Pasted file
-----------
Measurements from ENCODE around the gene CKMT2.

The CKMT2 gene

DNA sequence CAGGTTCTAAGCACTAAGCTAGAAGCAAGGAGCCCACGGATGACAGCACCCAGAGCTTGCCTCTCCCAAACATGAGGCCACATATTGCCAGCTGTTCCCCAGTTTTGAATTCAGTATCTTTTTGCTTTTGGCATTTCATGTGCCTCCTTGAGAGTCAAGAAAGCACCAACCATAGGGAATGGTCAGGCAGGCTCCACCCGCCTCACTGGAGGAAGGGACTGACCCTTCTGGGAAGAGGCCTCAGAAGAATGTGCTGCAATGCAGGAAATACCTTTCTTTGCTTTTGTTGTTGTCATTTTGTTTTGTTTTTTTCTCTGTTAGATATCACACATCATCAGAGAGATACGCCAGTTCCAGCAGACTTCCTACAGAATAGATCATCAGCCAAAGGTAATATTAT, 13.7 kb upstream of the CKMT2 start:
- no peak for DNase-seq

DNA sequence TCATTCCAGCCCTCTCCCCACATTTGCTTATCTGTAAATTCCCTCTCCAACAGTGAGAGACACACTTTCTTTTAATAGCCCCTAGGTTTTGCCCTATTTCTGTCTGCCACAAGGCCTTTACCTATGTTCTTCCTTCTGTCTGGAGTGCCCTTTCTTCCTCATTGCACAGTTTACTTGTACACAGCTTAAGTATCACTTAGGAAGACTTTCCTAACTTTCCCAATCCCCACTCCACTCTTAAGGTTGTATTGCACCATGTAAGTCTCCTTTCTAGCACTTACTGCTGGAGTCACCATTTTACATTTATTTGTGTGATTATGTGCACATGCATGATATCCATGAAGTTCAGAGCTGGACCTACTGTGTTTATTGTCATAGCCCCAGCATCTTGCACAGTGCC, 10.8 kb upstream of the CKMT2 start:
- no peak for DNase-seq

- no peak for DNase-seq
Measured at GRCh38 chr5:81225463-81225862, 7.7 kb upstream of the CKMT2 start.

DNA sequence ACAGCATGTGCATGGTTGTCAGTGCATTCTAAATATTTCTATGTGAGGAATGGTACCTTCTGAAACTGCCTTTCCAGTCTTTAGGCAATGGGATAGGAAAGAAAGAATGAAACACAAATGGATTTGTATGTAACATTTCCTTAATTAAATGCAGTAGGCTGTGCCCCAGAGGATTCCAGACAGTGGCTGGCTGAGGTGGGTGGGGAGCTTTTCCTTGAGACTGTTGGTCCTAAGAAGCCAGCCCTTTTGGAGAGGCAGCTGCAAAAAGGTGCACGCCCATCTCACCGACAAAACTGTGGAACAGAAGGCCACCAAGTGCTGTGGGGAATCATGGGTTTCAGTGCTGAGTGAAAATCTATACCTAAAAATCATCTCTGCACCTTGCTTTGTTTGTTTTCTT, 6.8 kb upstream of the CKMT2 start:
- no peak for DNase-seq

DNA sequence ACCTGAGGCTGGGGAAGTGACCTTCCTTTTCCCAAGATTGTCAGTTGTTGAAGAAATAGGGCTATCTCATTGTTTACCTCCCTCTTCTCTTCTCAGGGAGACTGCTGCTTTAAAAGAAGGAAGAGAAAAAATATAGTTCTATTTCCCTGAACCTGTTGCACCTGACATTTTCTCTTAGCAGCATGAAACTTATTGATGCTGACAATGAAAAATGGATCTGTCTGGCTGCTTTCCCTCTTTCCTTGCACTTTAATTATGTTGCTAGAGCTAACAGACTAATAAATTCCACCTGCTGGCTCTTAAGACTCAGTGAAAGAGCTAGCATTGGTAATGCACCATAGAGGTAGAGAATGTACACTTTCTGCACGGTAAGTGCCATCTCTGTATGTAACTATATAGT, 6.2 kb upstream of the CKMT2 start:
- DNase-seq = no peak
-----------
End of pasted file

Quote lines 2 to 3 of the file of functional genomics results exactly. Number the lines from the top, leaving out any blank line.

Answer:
The CKMT2 gene

DNA sequence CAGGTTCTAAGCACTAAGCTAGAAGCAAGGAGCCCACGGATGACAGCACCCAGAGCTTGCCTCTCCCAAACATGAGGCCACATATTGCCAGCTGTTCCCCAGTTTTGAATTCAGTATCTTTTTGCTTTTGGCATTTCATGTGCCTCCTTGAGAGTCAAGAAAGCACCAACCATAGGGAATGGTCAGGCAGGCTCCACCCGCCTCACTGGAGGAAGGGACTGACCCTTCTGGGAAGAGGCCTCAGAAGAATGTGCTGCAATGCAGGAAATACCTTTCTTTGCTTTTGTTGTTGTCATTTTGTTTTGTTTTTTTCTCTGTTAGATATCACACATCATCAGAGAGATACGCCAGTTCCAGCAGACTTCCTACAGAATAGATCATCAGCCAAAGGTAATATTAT, 13.7 kb upstream of the CKMT2 start: